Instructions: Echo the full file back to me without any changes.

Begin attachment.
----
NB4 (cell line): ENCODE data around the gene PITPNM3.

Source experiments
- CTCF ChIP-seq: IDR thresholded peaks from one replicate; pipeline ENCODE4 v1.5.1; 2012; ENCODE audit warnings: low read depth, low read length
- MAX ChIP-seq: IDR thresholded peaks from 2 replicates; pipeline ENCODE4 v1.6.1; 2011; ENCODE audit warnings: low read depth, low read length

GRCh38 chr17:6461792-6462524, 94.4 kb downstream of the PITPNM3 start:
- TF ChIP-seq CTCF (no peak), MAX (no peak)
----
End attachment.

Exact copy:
NB4 (cell line): ENCODE data around the gene PITPNM3.

Source experiments
- CTCF ChIP-seq: IDR thresholded peaks from one replicate; pipeline ENCODE4 v1.5.1; 2012; ENCODE audit warnings: low read depth, low read length
- MAX ChIP-seq: IDR thresholded peaks from 2 replicates; pipeline ENCODE4 v1.6.1; 2011; ENCODE audit warnings: low read depth, low read length

GRCh38 chr17:6461792-6462524, 94.4 kb downstream of the PITPNM3 start:
- TF ChIP-seq CTCF (no peak), MAX (no peak)